Industrialists grill Indian commerce minister

Anand SharmaKARACHI – Industrial tycoons of Pakistan have grilled the Indian Commerce Minister Anand Sharma in a meeting on Monday in Lahore over the cautious stance of India related to the non tariff barriers under Most Favoured Nation (MFN) Status.

Sources informed Profit, Bashir Ali Mohammad of Gul Ahmed Group voiced his concerns that despite their group’s importing cotton of $16m from India they still don’t get visa from India, which shows that India is not to make the Pakistani trader feel the benefits of liberalisation of bilateral trade under MFN cover. Similarly, Muhammad Ali Tabba, Chief Executive Officer of Lucky Cement, told the Indian minister that India quite happily imports clinker from them but doesn’t give relax to the restrictions on cement imports from Pakistan, sources added. Syed Babar Ali of Nestle Pakistan said that NTBs are the major hindrance in the growth of trade between both the countries, sources said; adding that this grilling of Indian minister makes it clear that the Pakistani business community is not happy with the way Ministry of Commerce is handling MFN business. In addition to this, Secretary Ministry of Commerce Zafar Mahmood in a secret summary sent to the cabinet on MFN issue on February 10 proposed that the

Ministry be allowed to progressively phase out the Negative List in three installments on quarterly basis after approval of the cabinet with quarters ending on June 30, September 30, and December 31 of the year 2012. The summary says that for the normalisation of trade the proposed negative list must be ultimately phased out, and the justification of it is that India specific negative list would be violation of Article 17 of the SAFTA agreement which clearly restricts countries from adopting any measures that diminishes or nullifies any concessions already agreed.‘There was no need of any negative list. And if this is to be made a reality, why the Ministry of Commerce phasing it out by the end of this year is beyond understanding,’ sources questioned. They added that it is not clear that what would make the local industry to become so competitive to the Indian market in such a short span of time, which has never been able to compete the Indian market and the balance of trade is still in the favor of India.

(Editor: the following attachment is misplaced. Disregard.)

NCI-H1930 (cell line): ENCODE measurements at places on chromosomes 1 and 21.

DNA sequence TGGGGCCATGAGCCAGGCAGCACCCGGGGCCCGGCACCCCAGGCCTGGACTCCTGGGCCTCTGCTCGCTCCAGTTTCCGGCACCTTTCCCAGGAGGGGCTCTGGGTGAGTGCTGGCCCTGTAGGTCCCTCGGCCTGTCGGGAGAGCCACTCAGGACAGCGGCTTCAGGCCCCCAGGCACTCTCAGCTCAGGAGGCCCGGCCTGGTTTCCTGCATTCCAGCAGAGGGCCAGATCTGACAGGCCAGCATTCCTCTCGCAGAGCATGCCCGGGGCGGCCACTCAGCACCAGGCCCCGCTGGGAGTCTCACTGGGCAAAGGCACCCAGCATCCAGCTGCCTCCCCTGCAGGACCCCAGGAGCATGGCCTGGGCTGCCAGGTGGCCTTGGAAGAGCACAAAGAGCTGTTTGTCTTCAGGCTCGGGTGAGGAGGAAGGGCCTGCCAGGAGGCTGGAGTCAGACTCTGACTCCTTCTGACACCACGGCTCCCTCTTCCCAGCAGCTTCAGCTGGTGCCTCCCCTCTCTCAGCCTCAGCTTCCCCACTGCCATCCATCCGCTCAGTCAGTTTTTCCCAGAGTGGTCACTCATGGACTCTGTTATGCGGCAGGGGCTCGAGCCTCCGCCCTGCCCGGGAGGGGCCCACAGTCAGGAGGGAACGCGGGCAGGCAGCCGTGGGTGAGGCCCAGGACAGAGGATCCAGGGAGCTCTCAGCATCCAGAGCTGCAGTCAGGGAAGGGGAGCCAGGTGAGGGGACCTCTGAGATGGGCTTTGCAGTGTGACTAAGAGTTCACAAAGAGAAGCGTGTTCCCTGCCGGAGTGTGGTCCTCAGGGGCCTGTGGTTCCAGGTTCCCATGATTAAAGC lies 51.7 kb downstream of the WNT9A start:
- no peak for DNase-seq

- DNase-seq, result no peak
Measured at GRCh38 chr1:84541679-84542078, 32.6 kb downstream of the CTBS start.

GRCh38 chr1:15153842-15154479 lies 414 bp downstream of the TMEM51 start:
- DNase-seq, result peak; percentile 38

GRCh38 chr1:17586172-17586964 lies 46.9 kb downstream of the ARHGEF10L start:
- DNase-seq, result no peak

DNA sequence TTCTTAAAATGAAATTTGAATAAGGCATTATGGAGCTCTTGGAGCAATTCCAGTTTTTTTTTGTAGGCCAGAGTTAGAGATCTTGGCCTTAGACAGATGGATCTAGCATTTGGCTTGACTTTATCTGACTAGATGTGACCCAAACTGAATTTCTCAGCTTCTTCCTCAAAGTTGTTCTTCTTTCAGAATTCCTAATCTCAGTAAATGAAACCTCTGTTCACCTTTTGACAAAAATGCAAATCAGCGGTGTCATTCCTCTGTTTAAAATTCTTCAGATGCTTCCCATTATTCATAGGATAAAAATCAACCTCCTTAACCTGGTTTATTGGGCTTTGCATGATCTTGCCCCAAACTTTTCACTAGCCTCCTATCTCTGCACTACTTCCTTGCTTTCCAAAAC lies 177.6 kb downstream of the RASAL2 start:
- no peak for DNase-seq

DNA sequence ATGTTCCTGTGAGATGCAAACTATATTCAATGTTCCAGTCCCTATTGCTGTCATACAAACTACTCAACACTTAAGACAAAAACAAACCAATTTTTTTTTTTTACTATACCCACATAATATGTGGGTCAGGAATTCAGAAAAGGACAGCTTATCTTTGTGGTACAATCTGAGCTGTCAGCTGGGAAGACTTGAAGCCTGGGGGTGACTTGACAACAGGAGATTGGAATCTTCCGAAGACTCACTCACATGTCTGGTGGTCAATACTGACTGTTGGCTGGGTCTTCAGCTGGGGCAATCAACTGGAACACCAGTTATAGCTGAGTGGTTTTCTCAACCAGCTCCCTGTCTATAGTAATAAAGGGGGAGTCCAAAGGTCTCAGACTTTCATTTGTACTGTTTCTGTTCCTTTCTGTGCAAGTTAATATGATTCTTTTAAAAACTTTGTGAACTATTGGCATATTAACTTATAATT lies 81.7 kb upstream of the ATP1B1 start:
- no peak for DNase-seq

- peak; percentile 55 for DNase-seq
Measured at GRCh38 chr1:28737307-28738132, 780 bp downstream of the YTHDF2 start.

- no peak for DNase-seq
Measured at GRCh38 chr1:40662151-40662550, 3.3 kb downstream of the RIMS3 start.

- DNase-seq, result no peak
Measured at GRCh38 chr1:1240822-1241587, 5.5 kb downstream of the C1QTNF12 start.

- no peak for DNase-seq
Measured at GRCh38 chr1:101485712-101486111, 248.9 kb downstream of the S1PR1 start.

The industry is deeply perturbed, and had already lodged their protest against earlier decision to eliminate Negative list in 10 months (by Dec 2012), as it did not allow the government to establish trade defence measures against flooding of India’s goods in the Pakistan market. This new approach is not understandable as this leaves no time at all for establishing infrastructures for a level playing field for trade with India, sources added. Regrettably, none of the key industries were taken into confidence, neither in the initial decision of eliminating Negative list in December 2012 nor in the current proposal for quarterly phasing out of the Negative List. In this regard, the spokesman of Pakistan Automotive Manufacturers Association (PAMA) said: “The industry fails to understand how the rationale for protecting local industry would change from one quarter to the next quarter.” Instead of negotiating a long term phase out plan in the interest of the local industry, the government has tried to take short cuts and have practically sold out the national interests, he added.

He further said that all the actions and measures have been taken by the government without consultation with the stakeholders, who hold the government fully responsible for the consequences of their decisions; therefore, this latest of the developments will have severe adverse long term impacts for the country’s industry as well as the long term economic growth of our nation.
It is to be noted that the sectors and respective number of 636 items included in the proposed Negative List are: food and agriculture 16; minerals 3; chemical 4; pharmaceutical 32; plastics 74; rubber 24; paper and wood 55; textile and clothing 77; iron and steel 25; and auto sectors 311. Moreover, according to the statistics of Federal Board of Revenue Pakistan and the annual report of State Bank of Pakistan, Pakistan’s exports to India in the year 2010-11 stood at $193m while the imports from India stood at $860m. The value of total trade between both the countries in the said period was $1053m. Pakistan witnessed the highest trade value with India in the year 2006-07 when it had total trade of $3098m with 22 per cent exports. – PT